Obesity remains a serious health problem and it is no secret that many people want to lose weight. Behavioral economists typically argue that “nudges” help individuals with various decisionmaking flaws to live longer, healthier, and better lives. In an article in the new issue of Regulation, Michael L. Marlow discusses how nudging by government differs from nudging by markets, and explains why market nudging is the more promising avenue for helping citizens to lose weight.
In Bootleggers & Baptists: How Economic Forces and Moral Persuasion Interact to Shape Regulatory Politics, economists Bruce Yandle and Adam Smith explain how money and morality are often combined in politics to produce arbitrary regulations benefiting cronies, while constraining productive economic activities by the general public.
Featuring Alan Pisarski, Author, Commuting in America; Gabriel Roth, Editor, Street Smart; and Randal O’Toole, Author, The Best-Laid Plans and Senior Fellow, Cato Institute. Moderated by Peter Van Doren, Senior Fellow and Editor, Regulation, Cato Institute.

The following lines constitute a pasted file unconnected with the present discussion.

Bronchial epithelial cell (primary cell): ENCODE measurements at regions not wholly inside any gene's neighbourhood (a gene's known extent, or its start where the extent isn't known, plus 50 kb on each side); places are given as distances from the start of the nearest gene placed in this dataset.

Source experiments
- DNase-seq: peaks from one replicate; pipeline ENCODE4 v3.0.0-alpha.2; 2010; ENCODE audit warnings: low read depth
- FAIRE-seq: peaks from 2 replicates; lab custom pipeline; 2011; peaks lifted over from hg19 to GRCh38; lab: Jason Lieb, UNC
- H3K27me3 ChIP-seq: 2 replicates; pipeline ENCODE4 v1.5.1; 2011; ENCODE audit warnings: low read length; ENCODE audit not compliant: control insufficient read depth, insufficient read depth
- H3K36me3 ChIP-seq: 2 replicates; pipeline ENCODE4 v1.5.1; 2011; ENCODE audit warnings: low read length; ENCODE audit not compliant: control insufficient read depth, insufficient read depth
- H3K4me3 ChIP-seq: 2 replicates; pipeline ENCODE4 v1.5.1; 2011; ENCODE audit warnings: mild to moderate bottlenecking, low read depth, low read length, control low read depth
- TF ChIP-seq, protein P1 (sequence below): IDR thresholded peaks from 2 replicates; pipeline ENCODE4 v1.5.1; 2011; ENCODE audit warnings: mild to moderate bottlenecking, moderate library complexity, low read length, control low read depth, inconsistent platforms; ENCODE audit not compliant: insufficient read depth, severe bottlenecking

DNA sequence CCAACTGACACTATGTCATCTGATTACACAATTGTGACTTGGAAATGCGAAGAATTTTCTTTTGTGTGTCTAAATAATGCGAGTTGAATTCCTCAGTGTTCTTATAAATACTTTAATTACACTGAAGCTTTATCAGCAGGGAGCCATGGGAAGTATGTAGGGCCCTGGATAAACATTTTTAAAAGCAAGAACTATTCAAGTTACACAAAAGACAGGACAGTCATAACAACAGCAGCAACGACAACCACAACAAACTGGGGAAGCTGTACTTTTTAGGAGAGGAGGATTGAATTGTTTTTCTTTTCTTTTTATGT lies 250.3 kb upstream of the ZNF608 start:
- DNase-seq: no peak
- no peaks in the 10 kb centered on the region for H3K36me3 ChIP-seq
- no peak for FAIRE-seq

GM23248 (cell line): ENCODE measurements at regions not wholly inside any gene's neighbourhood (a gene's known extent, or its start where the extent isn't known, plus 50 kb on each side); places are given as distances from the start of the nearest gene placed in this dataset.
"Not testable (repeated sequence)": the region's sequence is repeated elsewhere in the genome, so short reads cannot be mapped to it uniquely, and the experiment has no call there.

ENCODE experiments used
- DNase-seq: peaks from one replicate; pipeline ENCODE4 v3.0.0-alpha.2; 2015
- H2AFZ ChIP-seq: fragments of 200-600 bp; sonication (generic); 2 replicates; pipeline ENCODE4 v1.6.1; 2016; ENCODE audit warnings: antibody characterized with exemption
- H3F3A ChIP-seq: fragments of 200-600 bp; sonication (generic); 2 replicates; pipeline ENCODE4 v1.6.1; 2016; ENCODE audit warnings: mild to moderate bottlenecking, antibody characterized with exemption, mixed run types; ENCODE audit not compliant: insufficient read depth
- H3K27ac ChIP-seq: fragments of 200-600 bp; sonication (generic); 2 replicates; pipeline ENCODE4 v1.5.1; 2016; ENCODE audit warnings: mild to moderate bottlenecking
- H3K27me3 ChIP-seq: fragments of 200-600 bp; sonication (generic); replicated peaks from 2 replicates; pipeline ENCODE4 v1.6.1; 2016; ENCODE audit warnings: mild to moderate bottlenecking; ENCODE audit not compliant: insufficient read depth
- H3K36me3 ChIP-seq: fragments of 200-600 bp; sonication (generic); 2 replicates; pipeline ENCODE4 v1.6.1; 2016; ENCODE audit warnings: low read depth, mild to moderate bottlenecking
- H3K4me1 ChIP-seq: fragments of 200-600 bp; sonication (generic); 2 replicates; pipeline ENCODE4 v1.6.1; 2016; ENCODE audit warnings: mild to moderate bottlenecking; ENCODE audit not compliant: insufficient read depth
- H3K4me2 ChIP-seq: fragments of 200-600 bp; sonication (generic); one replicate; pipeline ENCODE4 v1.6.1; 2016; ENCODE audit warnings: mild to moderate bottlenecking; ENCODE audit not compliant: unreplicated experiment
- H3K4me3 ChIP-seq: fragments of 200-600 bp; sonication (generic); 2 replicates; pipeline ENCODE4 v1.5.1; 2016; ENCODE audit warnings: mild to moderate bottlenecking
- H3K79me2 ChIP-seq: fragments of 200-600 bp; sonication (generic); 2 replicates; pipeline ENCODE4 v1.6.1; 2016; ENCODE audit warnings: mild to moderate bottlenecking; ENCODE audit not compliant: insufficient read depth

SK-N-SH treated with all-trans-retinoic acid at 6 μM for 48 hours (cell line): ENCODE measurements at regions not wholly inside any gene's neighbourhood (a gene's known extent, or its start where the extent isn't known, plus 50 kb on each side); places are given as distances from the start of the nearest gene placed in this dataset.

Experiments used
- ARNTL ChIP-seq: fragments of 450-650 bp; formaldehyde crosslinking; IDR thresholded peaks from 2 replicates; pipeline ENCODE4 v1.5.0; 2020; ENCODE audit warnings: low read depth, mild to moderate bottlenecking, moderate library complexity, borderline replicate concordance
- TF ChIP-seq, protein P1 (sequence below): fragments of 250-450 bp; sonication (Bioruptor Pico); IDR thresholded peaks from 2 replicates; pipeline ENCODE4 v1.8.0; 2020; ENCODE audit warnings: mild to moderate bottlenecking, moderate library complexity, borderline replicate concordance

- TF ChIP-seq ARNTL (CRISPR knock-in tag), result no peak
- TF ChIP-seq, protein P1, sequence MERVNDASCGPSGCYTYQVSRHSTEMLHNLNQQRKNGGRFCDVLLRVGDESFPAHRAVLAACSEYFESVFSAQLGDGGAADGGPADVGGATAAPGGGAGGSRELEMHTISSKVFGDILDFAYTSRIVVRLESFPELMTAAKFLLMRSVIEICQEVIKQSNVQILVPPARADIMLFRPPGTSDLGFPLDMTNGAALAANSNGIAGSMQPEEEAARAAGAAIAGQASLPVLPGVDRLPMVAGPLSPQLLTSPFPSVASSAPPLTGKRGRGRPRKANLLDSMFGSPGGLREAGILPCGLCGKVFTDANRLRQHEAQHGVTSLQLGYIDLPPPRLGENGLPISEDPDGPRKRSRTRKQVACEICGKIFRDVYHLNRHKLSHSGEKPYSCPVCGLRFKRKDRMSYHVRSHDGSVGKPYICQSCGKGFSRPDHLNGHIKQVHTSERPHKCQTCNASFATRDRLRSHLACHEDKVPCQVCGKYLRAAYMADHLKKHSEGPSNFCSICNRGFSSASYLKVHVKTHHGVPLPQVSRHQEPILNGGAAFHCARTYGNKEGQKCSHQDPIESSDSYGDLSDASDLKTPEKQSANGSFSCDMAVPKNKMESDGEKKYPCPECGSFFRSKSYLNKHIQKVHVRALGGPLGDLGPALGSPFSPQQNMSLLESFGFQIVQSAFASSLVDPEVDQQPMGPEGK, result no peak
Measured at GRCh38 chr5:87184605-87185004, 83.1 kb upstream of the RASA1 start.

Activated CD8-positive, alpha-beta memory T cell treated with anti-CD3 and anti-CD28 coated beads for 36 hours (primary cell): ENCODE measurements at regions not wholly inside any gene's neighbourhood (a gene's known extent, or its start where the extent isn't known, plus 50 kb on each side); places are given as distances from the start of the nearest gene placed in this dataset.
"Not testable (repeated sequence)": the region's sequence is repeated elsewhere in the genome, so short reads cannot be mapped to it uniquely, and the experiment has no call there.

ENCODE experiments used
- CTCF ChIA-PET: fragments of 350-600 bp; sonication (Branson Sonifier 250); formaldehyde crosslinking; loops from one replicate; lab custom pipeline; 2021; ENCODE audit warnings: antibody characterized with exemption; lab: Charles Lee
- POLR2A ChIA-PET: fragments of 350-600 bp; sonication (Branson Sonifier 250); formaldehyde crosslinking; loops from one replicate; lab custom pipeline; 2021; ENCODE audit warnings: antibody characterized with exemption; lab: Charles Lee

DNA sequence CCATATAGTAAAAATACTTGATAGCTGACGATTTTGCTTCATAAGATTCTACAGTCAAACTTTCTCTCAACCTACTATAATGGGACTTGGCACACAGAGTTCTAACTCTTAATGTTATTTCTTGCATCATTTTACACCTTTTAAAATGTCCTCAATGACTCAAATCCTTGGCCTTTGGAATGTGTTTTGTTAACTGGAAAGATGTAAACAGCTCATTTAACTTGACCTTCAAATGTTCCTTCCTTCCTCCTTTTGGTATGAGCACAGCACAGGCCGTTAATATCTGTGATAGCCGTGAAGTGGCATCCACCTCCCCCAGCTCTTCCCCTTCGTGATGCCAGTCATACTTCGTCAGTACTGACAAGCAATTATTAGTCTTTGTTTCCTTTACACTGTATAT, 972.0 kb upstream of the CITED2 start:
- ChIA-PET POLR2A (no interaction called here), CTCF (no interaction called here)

The Obama Administration admits that one of its environmental goals is to “coerce people out of their cars.” The administration’s “behavior modification” plans would spend more tax dollars on high-speed rail and transit, leaving highways increasingly congested and dangerous to use.
This forum will present alternatives focused on customer-driven transportation funded by user fees, not taxes. Please join authors Alan Pisarski, Gabriel Roth, and Randal O’Toole to learn how reducing the environmental impacts of mobility without reducing mobility itself is less costly and more successful than efforts to change people’s behavior.